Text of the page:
Mistilis Wins Poster Award

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A seasonal flu can spread easily from person to person. Yearly epidemics sweep through schools, nursing homes, businesses and towns, taking a destructive toll on human public health and the economy. 

Each year, flu epidemics make up to 5 million people severely ill worldwide, killing up to 500,000. In the U.S. alone, up to 20 percent of the population gets the flu, sending about 200,000 people to the hospital, and killing up to 49,000 a year. 

The flu also is very expensive, costing an estimated $10.4 billion a year in direct medical expenses plus $16.3 billion in lost annual earnings in this country, which shoulders a total flu-related economic burden of $87 billion.

The single best way to prevent the flu is vaccination, according to the World Health Organization as well as the Centers for Disease Control and Prevention. That means Matt Mistilis should have plenty of work to do, going forward.

“It is really an exciting time right now,” says Mistilis, who recently completed his work toward a Ph.D. in Chemical and Biomolecular Engineering. “We have an opportunity to make a real impact.”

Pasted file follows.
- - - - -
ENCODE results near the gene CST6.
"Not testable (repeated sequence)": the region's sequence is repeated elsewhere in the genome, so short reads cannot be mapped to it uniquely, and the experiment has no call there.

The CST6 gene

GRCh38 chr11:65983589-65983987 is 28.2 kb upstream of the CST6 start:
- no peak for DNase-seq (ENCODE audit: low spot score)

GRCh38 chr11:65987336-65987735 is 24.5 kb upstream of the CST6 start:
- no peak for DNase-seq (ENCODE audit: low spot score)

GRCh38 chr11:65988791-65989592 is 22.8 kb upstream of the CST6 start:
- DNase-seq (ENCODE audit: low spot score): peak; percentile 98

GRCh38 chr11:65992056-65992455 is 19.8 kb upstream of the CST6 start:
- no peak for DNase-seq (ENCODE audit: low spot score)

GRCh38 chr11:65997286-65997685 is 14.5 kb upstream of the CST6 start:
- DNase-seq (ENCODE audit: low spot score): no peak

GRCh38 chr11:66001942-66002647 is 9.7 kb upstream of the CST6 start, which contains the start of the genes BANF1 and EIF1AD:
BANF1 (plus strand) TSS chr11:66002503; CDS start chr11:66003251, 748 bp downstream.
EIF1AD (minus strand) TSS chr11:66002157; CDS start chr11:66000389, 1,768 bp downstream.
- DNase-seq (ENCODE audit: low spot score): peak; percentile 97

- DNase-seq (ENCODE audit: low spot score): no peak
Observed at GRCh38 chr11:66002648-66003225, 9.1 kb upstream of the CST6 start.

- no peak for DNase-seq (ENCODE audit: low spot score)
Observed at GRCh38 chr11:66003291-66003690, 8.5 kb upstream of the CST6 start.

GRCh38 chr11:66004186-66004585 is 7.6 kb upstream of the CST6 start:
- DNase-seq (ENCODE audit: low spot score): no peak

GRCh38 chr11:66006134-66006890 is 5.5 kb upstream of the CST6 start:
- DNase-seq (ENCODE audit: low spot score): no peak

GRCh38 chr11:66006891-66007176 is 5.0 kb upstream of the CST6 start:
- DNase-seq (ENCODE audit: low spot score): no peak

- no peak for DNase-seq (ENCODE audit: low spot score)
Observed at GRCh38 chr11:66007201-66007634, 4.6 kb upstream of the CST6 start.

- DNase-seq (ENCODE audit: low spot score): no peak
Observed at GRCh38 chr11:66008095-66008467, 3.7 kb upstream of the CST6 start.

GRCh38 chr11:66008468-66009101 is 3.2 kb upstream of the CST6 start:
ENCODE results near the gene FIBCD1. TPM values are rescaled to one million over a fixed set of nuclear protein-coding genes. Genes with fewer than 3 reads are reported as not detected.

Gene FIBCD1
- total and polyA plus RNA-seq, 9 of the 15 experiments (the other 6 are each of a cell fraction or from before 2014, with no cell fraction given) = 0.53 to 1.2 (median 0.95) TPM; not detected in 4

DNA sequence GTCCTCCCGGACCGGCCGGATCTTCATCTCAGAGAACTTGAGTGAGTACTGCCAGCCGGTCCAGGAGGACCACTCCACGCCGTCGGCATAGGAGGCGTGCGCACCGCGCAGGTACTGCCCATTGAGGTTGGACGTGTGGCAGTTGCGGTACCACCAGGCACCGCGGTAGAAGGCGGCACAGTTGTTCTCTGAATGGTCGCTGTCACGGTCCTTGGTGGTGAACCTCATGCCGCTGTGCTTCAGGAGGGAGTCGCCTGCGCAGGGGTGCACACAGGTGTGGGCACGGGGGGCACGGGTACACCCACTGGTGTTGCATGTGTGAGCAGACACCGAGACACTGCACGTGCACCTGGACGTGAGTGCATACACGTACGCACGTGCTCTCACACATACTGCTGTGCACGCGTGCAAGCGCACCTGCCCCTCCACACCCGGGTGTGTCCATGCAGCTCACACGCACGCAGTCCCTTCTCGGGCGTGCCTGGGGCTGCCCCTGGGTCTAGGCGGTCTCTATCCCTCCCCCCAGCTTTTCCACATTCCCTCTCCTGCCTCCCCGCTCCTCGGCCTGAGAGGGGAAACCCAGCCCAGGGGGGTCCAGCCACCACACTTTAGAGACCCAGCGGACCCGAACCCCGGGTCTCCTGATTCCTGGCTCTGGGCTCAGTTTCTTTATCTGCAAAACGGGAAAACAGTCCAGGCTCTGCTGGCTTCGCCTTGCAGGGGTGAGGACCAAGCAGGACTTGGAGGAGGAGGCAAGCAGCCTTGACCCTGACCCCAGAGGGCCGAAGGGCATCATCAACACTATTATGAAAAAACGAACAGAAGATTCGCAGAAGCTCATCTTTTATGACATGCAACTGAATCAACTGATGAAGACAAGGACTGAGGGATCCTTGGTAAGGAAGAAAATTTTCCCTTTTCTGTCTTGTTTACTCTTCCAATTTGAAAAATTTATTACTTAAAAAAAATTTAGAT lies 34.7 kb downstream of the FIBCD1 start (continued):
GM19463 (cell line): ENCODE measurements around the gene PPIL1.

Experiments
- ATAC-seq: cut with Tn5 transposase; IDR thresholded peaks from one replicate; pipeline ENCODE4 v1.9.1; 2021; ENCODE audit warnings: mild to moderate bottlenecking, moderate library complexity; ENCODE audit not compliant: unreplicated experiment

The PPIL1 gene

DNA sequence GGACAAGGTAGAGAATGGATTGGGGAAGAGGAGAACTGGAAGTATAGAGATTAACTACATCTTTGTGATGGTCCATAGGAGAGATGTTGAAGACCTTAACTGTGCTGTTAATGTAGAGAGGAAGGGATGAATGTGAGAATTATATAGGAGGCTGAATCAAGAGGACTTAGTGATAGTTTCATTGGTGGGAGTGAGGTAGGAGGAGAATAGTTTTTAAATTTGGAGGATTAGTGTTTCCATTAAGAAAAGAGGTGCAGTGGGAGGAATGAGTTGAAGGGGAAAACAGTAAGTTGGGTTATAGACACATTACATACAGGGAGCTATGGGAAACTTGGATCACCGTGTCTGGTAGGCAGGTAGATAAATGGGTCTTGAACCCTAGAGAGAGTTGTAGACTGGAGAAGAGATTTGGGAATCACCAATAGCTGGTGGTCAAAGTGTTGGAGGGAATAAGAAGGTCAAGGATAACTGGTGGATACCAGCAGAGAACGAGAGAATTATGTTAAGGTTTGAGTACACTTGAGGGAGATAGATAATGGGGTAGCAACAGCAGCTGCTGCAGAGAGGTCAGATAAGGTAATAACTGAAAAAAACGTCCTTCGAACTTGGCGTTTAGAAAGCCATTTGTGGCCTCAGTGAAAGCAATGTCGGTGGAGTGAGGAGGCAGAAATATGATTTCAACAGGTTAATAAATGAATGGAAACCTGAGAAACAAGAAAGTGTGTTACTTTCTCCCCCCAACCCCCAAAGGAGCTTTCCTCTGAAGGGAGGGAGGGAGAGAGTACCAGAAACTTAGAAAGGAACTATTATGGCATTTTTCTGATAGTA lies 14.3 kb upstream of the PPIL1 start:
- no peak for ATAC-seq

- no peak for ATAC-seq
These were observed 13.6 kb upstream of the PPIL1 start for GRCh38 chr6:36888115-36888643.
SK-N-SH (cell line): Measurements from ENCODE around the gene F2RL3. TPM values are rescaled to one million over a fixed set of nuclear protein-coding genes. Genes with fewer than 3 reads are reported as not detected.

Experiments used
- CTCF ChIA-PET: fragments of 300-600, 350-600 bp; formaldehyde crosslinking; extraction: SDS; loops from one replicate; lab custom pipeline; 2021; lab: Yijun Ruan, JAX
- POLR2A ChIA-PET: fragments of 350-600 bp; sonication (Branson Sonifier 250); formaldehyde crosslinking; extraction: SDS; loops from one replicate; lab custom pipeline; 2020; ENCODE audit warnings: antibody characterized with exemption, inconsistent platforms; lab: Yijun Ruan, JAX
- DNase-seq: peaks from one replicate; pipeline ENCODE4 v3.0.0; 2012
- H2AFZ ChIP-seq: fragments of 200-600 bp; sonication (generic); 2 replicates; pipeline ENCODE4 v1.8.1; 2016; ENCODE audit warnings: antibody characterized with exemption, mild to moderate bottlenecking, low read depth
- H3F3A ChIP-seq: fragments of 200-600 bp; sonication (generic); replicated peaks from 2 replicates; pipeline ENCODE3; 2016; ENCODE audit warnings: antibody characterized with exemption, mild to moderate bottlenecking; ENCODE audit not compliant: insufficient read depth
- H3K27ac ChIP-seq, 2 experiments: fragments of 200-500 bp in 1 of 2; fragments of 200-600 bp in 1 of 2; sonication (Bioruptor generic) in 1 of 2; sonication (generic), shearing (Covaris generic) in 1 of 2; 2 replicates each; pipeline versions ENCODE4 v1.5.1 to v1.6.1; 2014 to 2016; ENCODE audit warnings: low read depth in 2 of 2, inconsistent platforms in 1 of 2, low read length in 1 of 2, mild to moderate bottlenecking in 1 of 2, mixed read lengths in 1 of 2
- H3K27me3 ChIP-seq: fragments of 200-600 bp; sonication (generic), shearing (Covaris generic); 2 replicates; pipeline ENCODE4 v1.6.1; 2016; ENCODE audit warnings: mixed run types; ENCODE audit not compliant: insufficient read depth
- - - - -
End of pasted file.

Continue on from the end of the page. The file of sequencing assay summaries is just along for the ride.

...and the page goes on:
For the past several years, Mistilis has worked in the lab of Mark Prausnitz at the Petit Institute for Bioengineering and Bioscience on cutting edge microneedle patch technology for the painless, minimally invasive application of vaccines. 

Specifically, Mistilis has been focusing on vaccine stability. His work was recognized at the annual Georgia Bio Innovation Summit in November, when he took home the award for best poster in the Anthony Shuker Scientific Poster Session. 

His poster, entitled, “Stabilization of Influenza Vaccine in Microneedle Patches for Room-Temperature Storage,” grabbed a lot of attention because, he believes, the subject matter is easily grasped.

“People understand why this is important from a public health perspective, this idea of making sure that people get the vaccines they need,” says Mistilis, whose poster shows how he developed the formulations to keep the vaccine stable, then how he tested the stability.

The ability to retain the vaccine’s immunogenicity at elevated temperatures for more than a year will allow for cheaper and simpler vaccination campaigns. This is particularly good news for parts of the world where cold storage and accessibility to medicine are a challenge.

“It’s relatively easy to get vaccines here in the U.S.,” says Mistilis, who plans to work in the pharmaceutical industry. “But around the world, there are countries that have trouble running vaccine campaigns efficiently.” 


Jerry Grillo
Communications Officer II
Parker H. Petit Institute for
Bioengineering and Bioscience


  • Workflow Status:Published
  • Created By:Jerry Grillo
  • Created:12/02/2015
  • Modified By:Fletcher Moore
  • Modified:10/07/2016